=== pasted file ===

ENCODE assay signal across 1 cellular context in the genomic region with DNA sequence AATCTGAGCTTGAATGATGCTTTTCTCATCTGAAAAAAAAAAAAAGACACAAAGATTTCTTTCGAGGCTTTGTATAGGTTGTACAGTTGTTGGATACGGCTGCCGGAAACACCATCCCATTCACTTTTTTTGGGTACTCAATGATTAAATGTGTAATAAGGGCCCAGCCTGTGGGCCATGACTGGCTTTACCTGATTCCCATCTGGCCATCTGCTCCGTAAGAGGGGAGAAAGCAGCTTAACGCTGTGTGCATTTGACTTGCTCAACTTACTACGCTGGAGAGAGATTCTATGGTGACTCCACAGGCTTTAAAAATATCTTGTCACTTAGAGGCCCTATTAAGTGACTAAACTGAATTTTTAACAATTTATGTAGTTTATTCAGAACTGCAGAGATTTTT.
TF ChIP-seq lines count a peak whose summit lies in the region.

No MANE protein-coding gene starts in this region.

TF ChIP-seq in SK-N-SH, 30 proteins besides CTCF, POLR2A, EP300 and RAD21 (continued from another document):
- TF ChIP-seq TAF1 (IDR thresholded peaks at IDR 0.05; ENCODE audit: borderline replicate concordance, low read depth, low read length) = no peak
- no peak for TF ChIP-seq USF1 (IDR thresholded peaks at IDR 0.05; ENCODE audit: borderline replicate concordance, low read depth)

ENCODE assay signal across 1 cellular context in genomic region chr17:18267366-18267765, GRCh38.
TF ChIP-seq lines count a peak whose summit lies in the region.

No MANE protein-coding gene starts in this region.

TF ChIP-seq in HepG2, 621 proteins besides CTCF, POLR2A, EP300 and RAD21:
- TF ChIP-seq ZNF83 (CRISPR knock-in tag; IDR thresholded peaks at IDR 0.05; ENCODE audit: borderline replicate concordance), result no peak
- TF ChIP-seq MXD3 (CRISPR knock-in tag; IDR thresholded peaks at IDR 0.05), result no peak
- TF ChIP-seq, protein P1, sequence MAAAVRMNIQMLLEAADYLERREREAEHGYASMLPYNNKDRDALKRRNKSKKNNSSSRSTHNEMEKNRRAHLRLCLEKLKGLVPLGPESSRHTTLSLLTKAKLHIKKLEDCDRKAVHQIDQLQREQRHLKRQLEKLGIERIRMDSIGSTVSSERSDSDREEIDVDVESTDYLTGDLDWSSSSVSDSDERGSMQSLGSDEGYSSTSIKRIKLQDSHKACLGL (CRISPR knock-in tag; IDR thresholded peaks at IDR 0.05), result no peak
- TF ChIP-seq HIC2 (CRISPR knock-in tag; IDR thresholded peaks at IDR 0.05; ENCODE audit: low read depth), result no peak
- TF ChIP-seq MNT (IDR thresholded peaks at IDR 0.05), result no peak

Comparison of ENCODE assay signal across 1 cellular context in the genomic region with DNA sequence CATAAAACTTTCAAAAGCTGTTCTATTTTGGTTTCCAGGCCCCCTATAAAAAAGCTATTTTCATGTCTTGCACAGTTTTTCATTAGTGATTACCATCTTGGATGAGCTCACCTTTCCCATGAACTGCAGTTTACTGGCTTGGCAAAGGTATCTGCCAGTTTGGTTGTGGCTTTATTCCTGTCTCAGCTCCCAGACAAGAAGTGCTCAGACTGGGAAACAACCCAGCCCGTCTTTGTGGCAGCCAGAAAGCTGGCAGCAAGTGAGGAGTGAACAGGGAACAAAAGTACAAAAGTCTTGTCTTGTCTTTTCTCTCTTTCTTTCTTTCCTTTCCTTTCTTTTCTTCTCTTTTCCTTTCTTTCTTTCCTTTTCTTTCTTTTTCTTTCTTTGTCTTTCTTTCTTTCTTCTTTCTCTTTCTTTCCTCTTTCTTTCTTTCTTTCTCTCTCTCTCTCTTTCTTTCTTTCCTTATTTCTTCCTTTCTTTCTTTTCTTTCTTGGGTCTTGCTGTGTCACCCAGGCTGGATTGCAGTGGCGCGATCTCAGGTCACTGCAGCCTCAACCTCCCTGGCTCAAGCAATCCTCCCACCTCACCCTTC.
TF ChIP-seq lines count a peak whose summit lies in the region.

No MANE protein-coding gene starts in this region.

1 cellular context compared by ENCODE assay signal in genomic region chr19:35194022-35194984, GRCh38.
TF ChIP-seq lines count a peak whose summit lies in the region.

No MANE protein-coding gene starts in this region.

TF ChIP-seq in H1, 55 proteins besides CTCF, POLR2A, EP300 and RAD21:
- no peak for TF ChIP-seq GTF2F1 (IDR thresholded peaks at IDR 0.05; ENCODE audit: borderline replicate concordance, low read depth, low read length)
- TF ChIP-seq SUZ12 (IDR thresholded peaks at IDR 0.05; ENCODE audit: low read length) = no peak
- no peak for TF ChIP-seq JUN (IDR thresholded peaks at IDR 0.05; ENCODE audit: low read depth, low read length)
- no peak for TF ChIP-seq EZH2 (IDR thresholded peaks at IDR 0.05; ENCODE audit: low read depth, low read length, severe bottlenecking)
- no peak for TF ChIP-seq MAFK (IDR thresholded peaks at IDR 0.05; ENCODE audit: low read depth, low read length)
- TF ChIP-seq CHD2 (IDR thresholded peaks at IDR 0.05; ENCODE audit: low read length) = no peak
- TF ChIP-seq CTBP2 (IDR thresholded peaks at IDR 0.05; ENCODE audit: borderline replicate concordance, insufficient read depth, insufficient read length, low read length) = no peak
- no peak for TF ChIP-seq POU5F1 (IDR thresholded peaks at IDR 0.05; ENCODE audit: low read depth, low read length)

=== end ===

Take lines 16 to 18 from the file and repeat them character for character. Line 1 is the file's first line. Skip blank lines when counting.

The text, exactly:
Comparison of ENCODE assay signal across 1 cellular context in the genomic region with DNA sequence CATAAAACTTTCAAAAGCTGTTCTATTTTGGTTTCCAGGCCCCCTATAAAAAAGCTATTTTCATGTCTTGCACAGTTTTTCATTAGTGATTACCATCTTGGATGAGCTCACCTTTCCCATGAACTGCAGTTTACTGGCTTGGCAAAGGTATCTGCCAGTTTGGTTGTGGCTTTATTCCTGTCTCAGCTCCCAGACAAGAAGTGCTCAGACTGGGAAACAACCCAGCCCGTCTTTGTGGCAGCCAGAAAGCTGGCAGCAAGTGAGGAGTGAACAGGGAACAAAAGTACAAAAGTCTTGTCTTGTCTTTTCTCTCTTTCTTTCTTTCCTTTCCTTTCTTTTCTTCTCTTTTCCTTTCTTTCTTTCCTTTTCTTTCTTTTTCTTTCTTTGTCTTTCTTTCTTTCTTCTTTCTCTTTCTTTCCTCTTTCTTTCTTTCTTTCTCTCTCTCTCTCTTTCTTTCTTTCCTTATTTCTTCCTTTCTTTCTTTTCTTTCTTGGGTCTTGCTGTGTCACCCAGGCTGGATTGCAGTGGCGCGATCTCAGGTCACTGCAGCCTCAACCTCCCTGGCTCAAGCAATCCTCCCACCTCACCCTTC.
TF ChIP-seq lines count a peak whose summit lies in the region.

No MANE protein-coding gene starts in this region.